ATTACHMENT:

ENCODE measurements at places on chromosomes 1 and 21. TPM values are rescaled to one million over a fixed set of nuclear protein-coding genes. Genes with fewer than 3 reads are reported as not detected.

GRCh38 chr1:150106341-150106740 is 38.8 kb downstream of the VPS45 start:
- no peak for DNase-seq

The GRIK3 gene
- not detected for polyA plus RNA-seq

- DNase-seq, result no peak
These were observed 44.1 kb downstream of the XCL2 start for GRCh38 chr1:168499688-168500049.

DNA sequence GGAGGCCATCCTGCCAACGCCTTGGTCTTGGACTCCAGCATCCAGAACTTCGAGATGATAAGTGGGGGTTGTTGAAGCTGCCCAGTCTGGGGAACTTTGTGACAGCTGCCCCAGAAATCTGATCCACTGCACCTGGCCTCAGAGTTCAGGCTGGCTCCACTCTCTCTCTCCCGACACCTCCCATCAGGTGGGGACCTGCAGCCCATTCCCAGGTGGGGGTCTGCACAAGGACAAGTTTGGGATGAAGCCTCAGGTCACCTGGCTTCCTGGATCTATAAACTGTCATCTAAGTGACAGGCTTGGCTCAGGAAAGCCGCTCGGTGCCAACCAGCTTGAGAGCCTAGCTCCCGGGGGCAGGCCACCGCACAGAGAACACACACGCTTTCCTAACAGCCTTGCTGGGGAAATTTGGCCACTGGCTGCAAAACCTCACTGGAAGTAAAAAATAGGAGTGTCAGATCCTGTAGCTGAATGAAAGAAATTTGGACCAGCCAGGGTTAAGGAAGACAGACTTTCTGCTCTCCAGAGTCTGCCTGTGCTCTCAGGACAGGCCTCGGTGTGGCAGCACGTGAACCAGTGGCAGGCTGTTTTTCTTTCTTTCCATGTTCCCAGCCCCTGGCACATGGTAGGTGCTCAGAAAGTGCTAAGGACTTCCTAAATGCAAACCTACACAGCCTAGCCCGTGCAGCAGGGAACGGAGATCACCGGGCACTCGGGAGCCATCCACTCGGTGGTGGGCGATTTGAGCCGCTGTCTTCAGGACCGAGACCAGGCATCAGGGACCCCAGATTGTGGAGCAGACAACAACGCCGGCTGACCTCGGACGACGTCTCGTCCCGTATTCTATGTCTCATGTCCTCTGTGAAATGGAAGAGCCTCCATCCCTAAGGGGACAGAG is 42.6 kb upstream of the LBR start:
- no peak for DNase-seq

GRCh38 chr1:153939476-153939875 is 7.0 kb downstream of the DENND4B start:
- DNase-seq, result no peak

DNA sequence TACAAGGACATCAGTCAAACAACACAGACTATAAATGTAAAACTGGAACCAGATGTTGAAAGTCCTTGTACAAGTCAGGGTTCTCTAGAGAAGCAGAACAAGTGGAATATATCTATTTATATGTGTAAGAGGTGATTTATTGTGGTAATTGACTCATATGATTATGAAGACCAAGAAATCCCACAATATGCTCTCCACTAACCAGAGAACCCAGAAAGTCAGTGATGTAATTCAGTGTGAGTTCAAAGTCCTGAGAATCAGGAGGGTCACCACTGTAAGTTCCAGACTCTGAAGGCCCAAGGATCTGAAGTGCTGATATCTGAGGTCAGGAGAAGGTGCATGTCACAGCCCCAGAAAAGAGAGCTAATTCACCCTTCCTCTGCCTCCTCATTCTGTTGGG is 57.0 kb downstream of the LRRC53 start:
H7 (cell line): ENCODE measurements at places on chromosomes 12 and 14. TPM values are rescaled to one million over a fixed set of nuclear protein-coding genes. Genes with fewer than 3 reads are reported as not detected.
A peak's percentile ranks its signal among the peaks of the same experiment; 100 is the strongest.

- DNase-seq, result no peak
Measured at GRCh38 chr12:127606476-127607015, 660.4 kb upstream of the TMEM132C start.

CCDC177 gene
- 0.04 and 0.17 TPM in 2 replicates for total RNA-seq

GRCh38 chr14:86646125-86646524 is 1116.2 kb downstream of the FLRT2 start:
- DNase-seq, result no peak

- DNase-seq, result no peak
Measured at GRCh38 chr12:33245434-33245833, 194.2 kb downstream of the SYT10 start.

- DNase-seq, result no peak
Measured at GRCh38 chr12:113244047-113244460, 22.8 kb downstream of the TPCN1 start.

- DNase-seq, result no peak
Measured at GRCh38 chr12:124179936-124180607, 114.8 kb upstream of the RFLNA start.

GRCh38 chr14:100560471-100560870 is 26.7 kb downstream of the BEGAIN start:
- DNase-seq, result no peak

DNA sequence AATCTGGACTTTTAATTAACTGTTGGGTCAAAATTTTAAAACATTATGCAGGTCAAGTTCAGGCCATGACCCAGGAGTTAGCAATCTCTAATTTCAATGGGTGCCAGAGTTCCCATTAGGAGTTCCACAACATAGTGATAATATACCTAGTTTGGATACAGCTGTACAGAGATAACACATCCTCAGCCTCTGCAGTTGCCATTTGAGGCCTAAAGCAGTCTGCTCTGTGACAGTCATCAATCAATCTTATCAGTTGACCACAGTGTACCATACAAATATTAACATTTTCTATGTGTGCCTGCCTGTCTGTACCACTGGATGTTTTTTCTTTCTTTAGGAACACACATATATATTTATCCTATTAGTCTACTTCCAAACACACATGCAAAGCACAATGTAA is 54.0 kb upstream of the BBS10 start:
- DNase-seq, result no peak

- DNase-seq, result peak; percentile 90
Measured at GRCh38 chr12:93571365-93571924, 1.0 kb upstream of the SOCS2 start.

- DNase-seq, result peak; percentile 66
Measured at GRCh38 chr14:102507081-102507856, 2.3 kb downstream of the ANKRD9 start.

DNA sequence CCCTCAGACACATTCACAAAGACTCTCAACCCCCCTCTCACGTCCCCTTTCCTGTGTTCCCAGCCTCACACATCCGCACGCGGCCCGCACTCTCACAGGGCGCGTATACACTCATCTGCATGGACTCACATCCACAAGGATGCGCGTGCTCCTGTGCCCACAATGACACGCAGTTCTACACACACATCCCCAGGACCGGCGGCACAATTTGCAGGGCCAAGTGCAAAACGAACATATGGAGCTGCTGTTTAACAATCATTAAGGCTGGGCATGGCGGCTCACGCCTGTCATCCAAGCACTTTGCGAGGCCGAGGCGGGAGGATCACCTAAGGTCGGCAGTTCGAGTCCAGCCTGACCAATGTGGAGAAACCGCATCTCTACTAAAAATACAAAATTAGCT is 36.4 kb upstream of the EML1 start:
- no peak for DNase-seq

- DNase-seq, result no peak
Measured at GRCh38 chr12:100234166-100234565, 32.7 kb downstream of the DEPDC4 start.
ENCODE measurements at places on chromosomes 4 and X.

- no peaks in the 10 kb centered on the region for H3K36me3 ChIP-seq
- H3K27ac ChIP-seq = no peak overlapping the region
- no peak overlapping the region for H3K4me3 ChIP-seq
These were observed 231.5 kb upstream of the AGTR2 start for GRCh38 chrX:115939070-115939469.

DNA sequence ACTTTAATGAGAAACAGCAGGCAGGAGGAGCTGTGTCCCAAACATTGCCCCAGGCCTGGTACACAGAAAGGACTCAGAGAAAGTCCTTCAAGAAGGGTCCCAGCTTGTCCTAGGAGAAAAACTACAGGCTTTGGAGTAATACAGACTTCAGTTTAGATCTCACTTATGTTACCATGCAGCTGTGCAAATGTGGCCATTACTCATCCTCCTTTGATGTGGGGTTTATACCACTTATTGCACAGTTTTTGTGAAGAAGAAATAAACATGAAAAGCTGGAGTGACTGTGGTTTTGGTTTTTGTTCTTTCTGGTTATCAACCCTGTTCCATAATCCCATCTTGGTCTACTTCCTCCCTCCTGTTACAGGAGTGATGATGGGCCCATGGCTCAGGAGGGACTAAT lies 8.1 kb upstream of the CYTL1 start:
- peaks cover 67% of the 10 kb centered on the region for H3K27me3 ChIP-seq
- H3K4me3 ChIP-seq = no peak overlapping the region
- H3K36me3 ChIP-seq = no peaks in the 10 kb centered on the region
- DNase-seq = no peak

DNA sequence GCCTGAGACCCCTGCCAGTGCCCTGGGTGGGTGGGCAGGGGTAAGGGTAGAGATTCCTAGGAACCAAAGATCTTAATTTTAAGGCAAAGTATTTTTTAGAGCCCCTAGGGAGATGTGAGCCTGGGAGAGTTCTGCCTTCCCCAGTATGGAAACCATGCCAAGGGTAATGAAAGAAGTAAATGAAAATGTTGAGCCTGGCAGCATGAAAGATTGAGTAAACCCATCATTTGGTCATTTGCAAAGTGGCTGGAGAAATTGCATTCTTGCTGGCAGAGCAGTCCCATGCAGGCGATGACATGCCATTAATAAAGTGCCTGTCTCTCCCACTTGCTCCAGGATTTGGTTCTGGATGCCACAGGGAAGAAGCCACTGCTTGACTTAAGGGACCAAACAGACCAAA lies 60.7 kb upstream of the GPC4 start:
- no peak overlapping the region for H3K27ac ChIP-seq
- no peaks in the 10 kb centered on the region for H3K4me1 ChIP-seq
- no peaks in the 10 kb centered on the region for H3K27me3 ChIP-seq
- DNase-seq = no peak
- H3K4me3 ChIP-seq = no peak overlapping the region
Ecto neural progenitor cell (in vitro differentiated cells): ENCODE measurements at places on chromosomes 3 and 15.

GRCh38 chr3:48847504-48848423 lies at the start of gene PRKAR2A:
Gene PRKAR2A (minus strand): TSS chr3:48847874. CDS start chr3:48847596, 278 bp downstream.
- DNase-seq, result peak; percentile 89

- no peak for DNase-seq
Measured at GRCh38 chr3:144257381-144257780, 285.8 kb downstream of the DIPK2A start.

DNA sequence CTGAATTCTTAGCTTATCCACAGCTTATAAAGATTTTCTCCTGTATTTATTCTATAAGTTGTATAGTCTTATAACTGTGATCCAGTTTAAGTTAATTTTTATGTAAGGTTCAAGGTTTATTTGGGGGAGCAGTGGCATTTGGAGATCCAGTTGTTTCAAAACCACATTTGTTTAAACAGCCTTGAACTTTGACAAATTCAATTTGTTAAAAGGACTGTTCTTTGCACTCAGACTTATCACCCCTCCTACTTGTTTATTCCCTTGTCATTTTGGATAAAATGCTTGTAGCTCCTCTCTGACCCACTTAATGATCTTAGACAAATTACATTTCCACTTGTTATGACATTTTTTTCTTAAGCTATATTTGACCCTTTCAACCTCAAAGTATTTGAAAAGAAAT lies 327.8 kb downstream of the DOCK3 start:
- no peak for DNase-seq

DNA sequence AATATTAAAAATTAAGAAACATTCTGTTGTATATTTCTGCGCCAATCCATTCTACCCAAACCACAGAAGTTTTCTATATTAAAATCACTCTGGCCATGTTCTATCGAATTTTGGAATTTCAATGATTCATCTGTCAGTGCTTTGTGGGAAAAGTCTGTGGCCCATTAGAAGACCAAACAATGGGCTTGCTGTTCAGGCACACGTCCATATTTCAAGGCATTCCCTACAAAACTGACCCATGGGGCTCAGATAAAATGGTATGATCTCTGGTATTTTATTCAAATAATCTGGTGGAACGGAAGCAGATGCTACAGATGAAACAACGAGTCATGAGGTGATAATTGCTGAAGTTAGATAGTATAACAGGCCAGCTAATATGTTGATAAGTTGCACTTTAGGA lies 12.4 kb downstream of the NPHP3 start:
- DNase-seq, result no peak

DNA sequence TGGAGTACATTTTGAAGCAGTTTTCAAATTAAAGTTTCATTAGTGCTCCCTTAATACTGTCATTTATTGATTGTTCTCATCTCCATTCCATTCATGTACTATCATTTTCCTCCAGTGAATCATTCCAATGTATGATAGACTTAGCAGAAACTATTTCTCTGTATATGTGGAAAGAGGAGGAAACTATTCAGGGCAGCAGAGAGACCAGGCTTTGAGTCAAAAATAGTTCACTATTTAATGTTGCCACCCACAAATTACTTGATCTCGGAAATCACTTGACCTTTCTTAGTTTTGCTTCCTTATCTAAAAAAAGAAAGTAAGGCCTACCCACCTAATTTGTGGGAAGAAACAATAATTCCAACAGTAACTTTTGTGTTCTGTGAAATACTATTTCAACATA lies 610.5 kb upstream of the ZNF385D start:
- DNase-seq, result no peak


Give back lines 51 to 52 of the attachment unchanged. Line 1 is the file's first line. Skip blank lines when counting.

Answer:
- no peaks in the 10 kb centered on the region for H3K4me1 ChIP-seq
- no peaks in the 10 kb centered on the region for H3K27me3 ChIP-seq